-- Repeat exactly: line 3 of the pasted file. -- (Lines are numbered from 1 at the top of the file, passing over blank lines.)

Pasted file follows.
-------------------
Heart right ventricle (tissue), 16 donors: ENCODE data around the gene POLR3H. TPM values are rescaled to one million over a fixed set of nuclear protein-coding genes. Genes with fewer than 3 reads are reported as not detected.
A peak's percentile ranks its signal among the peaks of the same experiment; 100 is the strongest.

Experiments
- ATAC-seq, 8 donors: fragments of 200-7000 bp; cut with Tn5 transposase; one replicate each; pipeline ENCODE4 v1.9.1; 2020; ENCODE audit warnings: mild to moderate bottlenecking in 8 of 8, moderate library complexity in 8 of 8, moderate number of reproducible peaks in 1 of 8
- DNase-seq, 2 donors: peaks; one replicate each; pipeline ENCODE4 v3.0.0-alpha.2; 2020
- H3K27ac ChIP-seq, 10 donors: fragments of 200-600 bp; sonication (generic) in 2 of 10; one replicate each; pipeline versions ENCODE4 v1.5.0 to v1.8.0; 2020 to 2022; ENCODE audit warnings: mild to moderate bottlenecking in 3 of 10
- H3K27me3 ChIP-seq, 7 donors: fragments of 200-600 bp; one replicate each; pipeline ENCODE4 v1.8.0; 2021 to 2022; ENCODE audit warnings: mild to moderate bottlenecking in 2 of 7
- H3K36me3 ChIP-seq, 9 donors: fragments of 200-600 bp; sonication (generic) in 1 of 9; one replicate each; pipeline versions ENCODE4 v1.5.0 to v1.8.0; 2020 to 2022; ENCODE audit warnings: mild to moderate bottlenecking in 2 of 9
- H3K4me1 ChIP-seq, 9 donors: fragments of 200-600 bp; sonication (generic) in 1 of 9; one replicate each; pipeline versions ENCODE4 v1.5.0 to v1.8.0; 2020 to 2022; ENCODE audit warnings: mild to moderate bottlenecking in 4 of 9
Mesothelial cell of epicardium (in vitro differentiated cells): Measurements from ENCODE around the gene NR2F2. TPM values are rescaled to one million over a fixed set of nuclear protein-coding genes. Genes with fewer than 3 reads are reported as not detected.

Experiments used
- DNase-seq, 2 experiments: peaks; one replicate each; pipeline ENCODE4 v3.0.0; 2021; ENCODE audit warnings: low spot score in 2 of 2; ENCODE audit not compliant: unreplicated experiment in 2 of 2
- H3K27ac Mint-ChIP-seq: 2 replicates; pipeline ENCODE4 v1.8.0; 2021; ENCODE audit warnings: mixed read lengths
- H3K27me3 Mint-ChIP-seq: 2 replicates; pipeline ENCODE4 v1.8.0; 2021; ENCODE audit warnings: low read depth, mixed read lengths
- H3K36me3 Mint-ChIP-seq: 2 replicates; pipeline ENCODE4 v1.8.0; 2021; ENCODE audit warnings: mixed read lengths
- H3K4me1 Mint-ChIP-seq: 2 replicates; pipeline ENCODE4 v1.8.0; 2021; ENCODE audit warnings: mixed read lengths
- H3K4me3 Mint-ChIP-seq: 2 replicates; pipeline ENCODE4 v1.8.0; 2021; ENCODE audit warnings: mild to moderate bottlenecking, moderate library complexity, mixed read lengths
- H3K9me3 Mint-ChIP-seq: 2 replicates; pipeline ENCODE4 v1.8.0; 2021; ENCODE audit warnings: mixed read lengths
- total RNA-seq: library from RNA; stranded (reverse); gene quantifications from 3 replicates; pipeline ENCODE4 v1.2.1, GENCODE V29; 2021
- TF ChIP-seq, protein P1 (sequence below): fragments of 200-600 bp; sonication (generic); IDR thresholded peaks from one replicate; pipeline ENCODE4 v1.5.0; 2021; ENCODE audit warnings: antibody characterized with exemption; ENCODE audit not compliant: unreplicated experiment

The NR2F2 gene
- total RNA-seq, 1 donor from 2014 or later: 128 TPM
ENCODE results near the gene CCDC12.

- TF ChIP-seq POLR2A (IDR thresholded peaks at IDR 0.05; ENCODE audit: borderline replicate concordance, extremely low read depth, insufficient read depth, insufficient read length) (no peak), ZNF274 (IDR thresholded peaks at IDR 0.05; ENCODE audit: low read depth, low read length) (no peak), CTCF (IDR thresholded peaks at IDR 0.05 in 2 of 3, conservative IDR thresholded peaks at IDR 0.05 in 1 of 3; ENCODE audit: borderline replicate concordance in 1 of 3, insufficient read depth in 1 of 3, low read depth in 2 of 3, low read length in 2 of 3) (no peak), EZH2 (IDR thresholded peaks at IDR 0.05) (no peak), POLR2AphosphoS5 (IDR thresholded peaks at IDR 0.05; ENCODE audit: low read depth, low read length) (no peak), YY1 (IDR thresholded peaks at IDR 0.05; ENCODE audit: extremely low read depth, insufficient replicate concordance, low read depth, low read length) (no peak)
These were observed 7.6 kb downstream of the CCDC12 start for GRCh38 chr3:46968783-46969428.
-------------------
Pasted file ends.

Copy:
Experiments